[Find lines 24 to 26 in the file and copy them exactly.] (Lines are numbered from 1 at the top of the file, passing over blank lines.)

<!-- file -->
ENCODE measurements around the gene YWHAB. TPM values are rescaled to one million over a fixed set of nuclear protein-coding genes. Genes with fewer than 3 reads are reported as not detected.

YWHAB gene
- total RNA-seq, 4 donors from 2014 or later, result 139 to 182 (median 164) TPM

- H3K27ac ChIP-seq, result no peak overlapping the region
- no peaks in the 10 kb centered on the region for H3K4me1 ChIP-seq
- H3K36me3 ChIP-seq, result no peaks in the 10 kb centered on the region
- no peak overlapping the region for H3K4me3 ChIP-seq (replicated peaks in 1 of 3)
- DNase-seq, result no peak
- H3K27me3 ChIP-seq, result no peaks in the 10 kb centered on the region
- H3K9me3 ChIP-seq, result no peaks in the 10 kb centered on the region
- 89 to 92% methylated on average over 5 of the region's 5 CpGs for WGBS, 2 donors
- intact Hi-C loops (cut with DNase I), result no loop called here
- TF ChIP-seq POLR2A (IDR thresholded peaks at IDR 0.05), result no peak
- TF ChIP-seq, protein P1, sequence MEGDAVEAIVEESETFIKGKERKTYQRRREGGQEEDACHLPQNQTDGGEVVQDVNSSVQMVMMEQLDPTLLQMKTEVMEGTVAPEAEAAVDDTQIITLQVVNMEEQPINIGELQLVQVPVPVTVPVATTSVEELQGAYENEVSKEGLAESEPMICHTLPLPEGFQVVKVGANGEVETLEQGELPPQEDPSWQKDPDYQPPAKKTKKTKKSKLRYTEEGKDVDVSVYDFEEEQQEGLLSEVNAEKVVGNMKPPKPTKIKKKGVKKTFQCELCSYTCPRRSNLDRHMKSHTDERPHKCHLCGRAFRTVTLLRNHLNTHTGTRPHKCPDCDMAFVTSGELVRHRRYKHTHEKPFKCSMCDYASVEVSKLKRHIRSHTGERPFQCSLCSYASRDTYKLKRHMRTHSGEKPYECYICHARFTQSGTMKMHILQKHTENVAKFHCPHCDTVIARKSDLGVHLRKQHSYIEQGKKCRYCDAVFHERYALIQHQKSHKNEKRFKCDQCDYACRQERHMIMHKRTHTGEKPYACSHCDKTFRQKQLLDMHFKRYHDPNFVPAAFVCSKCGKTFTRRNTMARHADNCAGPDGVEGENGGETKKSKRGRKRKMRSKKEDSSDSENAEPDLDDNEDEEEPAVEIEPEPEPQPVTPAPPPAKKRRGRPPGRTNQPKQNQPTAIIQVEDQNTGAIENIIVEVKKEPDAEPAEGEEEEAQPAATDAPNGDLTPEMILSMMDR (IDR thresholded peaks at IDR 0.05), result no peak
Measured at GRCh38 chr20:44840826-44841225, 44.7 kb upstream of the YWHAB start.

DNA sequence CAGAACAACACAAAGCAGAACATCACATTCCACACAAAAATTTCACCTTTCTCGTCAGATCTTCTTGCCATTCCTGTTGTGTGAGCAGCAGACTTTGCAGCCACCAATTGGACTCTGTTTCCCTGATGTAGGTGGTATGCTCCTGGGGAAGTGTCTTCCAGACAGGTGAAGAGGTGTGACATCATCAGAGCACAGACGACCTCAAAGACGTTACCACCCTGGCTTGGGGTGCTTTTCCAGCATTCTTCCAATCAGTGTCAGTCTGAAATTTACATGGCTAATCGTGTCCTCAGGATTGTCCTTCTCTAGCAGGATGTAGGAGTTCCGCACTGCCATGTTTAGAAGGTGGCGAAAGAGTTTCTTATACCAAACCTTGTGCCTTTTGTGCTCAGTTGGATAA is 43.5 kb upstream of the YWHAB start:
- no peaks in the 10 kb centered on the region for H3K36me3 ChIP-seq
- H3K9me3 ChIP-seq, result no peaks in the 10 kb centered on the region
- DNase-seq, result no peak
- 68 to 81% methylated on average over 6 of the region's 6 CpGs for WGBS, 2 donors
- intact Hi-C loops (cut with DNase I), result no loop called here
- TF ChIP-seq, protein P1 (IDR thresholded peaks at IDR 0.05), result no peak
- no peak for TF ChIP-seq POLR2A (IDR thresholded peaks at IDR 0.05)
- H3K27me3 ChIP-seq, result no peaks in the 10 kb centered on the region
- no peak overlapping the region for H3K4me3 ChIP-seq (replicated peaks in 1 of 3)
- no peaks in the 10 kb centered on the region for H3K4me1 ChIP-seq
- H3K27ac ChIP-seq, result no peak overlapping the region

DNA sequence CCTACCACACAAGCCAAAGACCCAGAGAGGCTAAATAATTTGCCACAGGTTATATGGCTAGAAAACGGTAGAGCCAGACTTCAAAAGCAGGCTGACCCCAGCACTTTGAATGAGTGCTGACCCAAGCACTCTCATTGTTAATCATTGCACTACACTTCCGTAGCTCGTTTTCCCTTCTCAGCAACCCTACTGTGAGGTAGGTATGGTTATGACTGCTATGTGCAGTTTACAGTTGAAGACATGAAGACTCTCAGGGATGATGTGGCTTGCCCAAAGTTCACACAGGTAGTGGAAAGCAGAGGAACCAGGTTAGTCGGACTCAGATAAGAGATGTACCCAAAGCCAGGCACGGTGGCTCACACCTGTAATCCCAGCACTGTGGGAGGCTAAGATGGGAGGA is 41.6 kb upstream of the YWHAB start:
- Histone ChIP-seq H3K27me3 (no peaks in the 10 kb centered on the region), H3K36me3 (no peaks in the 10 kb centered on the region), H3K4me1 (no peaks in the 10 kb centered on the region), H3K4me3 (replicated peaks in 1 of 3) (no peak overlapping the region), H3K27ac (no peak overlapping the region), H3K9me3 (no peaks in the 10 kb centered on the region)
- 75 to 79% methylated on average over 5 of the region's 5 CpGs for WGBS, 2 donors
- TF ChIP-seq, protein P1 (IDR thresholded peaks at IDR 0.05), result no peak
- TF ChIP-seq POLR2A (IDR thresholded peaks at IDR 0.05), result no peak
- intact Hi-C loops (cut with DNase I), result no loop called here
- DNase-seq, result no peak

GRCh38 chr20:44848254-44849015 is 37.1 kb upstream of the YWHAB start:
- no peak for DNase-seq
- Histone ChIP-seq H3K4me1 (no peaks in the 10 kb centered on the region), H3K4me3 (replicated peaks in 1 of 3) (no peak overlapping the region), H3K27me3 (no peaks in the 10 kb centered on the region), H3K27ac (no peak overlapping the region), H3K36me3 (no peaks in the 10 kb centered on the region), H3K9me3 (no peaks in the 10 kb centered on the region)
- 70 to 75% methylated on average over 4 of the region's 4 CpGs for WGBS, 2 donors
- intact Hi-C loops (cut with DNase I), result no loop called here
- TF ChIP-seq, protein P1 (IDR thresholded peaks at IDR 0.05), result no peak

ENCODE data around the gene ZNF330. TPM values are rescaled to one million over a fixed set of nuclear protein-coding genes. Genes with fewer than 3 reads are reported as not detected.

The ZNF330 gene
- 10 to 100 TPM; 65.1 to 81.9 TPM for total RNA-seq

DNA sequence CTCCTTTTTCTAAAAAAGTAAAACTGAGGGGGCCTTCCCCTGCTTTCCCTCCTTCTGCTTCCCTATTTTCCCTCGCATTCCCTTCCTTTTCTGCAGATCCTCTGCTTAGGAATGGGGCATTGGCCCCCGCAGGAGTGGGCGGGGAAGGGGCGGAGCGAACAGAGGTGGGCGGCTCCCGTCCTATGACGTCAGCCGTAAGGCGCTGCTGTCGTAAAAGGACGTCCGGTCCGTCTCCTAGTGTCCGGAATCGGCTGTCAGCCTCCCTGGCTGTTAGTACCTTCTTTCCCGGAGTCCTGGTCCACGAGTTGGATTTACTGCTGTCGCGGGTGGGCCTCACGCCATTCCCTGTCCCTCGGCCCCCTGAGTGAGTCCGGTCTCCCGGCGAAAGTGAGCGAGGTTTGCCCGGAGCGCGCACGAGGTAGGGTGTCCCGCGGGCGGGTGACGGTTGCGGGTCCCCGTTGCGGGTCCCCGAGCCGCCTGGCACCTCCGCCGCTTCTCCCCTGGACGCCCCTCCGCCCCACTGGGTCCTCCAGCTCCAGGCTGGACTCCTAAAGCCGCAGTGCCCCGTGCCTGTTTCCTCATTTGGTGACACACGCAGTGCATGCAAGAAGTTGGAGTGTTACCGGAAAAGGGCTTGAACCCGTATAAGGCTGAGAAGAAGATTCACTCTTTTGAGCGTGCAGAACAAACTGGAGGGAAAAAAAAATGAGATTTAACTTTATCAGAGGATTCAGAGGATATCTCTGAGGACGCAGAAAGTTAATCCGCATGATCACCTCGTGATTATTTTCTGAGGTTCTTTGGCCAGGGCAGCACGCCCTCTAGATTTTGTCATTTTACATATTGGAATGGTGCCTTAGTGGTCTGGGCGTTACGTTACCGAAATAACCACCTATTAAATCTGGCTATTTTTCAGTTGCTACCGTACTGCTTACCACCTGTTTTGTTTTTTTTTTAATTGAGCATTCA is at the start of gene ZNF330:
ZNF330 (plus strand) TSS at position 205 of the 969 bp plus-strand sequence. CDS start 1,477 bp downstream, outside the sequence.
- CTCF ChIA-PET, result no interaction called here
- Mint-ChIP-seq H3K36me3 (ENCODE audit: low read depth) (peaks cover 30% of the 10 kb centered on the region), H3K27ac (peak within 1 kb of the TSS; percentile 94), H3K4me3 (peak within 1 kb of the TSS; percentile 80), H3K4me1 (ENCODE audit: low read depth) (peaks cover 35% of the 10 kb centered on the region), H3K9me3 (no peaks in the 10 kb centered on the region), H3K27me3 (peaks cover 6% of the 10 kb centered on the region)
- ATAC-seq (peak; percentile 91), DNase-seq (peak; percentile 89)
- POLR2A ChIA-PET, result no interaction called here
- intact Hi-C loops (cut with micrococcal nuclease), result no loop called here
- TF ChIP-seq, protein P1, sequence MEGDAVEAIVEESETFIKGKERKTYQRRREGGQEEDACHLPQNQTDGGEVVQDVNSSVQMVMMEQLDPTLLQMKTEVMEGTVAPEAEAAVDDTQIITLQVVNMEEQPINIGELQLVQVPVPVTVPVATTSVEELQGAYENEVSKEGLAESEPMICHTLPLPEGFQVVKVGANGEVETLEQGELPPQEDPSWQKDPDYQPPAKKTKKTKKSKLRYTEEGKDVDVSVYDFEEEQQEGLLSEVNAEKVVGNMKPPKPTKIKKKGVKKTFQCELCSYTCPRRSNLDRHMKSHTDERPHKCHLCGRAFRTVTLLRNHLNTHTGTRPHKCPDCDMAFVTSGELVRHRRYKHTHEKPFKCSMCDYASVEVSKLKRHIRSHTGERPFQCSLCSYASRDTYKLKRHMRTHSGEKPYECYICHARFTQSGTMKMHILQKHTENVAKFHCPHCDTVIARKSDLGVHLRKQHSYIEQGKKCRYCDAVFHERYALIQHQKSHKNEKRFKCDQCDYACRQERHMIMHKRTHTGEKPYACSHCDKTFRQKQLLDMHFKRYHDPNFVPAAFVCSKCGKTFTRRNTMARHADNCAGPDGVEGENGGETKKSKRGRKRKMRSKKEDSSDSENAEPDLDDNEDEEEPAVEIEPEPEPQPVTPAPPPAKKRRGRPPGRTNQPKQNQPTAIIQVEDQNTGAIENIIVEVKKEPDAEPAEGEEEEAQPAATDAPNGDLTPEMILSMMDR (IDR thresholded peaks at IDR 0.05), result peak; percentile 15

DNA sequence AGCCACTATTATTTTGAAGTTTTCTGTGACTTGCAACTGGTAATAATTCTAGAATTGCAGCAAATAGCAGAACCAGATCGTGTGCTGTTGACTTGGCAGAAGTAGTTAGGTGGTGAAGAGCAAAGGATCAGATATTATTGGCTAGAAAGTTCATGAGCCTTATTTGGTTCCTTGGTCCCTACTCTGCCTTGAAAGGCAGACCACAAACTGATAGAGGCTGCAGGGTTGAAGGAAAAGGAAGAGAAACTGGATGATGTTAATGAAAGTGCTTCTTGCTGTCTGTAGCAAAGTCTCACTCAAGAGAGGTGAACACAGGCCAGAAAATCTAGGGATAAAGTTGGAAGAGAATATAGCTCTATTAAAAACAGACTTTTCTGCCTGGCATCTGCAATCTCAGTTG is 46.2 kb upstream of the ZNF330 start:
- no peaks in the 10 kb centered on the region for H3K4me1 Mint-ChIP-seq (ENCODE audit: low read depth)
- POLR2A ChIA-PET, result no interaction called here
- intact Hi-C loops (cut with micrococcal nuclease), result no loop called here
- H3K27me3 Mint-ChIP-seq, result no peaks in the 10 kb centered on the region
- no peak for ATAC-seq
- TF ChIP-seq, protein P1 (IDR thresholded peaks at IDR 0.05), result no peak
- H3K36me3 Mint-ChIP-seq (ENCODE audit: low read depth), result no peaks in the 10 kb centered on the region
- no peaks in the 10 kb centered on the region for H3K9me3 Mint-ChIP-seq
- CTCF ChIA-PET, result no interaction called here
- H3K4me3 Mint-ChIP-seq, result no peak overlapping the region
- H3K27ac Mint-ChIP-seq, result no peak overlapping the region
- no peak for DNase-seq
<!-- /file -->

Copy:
- H3K27me3 ChIP-seq, result no peaks in the 10 kb centered on the region
- no peak overlapping the region for H3K4me3 ChIP-seq (replicated peaks in 1 of 3)
- no peaks in the 10 kb centered on the region for H3K4me1 ChIP-seq